Rebel Rags vs Miss St: Does this help Ole Miss?

Rebel Rags, an Ole Miss apparel store, has filed a lawsuit against Mississippi St football players.

Rebel Rags vs Miss St

Rebel Rags, an Ole Miss apparel store in Oxford, owned by booster Terry Warren, has filed a civil complaint alleging defamation and civil conspiracy against Leo Lewis (LB at Miss St), Kobe Jones (DE at Miss St), and Lindsey Miller (the estranged stepfather of former Rebel star Laremy Tunsil).

Terry Warren, for reference, is Booster 9 in the NOA.

He is one of the few boosters who has NOT been disassociated by Ole Miss.  Yet.

Yes, this all stems from interviews the NCAA conducted during the Ole Miss investigation.

We have seriously reached a point where an apparel store is suing football players from a rival school.  Are we back in the mid-90s?  Is Roy Kramer the SEC Commissioner again?

Could you ever imagine this happening under Mike Slive?

Mike Slive was the SEC Commissioner from 2002 through 2015, and, before that, was the first commissioner of Conference USA (when they had Memphis, Louisville, Cinci, Marquette, etc) from 1995 through 2001.  In 1990, he became senior partner and founder of the Mike Slive-Mike Glazier Sports Group, a legal practice specializing in representing colleges and universities in athletics-related matters.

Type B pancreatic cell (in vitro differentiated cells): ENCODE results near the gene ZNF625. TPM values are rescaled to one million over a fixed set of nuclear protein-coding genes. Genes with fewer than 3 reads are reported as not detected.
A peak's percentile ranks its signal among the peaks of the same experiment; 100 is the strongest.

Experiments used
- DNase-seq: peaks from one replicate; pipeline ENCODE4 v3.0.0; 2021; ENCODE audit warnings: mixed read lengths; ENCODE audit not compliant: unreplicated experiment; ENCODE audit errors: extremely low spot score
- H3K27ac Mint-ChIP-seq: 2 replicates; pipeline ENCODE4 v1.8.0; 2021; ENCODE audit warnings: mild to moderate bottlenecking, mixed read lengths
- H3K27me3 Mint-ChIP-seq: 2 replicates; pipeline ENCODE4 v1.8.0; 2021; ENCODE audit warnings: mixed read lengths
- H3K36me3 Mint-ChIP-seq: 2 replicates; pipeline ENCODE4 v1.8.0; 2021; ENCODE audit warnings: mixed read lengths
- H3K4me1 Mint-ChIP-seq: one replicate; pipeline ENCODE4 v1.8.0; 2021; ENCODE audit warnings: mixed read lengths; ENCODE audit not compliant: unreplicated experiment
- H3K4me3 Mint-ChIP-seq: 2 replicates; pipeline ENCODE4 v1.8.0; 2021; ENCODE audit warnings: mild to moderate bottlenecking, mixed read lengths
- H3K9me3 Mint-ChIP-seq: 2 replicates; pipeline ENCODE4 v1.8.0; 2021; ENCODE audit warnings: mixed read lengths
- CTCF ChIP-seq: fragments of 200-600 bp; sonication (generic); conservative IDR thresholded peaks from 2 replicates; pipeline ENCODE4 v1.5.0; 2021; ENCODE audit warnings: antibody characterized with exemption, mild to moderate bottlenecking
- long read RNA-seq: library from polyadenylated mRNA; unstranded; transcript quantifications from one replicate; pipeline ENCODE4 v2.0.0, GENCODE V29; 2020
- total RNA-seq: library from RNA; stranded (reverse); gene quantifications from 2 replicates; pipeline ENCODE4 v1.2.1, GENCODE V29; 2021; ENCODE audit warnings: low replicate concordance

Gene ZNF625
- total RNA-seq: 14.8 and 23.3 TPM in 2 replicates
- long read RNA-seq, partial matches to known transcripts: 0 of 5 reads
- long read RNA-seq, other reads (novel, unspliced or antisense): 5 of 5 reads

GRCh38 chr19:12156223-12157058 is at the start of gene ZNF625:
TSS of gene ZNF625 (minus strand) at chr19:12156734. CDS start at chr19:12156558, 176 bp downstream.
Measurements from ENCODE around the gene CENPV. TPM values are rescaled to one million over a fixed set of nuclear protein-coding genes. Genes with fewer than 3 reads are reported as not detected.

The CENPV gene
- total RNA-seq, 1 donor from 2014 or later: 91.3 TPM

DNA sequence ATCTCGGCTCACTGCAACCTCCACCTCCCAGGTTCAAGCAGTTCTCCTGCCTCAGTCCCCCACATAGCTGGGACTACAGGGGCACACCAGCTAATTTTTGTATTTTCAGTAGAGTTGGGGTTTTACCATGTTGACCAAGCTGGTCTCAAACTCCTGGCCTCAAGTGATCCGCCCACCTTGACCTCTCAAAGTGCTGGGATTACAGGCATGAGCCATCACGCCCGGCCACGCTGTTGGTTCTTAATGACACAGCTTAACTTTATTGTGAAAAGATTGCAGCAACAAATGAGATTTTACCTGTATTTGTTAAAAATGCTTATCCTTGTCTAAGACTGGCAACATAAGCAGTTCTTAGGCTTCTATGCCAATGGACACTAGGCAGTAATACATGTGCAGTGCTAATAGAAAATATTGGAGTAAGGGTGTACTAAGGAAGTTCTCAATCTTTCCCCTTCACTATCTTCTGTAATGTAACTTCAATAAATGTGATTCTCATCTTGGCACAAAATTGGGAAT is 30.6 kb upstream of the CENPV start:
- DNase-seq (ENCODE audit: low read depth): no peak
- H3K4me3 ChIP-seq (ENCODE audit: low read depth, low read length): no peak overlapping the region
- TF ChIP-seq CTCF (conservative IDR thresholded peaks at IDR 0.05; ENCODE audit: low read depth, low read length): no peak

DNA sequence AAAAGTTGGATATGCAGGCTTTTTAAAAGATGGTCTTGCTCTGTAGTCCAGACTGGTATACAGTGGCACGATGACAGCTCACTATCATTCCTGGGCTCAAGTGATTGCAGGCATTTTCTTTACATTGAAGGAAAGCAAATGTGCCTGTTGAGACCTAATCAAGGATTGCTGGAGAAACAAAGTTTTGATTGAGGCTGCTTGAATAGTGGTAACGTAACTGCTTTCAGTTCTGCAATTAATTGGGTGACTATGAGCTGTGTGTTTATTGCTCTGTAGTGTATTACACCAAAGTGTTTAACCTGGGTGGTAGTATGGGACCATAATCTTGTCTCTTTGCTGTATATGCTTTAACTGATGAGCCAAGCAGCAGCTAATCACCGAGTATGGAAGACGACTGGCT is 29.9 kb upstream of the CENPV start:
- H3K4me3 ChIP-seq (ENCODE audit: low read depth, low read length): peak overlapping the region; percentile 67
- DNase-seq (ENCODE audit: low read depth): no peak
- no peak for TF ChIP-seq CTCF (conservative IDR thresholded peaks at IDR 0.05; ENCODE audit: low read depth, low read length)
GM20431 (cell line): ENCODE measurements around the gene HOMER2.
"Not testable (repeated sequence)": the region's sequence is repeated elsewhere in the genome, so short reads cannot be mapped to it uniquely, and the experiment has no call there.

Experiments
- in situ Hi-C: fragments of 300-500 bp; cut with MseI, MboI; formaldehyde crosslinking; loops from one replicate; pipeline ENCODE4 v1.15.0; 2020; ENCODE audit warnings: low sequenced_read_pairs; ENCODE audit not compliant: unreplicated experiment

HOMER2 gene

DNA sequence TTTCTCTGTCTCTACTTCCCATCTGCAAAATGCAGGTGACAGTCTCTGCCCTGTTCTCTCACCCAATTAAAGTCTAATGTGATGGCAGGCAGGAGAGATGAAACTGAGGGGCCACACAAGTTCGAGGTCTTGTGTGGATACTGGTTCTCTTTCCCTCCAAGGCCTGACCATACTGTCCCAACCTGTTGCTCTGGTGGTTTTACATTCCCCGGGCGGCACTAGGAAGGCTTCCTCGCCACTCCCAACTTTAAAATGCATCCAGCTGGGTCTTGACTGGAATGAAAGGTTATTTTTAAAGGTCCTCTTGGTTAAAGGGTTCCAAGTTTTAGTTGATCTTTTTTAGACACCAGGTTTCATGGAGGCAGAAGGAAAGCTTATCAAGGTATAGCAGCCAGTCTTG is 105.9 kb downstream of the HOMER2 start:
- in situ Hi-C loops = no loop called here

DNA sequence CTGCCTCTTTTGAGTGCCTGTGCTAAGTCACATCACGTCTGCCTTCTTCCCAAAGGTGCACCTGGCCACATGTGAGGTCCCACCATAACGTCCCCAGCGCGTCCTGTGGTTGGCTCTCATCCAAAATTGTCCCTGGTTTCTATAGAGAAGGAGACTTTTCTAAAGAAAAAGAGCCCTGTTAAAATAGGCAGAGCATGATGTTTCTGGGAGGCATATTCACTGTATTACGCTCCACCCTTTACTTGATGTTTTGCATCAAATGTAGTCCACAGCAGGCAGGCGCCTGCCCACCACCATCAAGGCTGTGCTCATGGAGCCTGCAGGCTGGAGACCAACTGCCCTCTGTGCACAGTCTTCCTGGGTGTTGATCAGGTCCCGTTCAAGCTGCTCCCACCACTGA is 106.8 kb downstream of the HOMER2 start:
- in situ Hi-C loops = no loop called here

Last season, it was the Florida / LSU pissing contest over the canceled game due to Hurricane Matthew. Now, it’s Ole Miss and Miss St throwing each other to the wolves (aka the NCAA).  The SEC is starting to remind me of the league under Roy Kramer. Phil Fulmer turning in Alabama, and the league was known as the “Wild Wild West” because EVERYBODY was absolutely filthy. Slive fixed that, initially, because he handled almost everything in-house. He had good rapport with the NCAA and did not let most issues ever get that far.  His goal was to get the SEC to a point where no schools were on probation during his tenure.  But Sankey took over in 2015 and has already struggled.

Greg Sankey is in a weird spot here.  He cannot get involved with this particular situation, because he is the chairman of the COI.  If Slive were still here, my guess is that he would have stepped down from that seat with the COI.  Then he’d have sat down with both Ole Miss and Mississippi State and figured this out before it ever resulted in something like Rebel Rags filing a lawsuit against student-athletes from a rival school.  You wouldn’t have actual universities going at each other in official documents to the NCAA.  This is supposed to be done by fans.  Not the schools.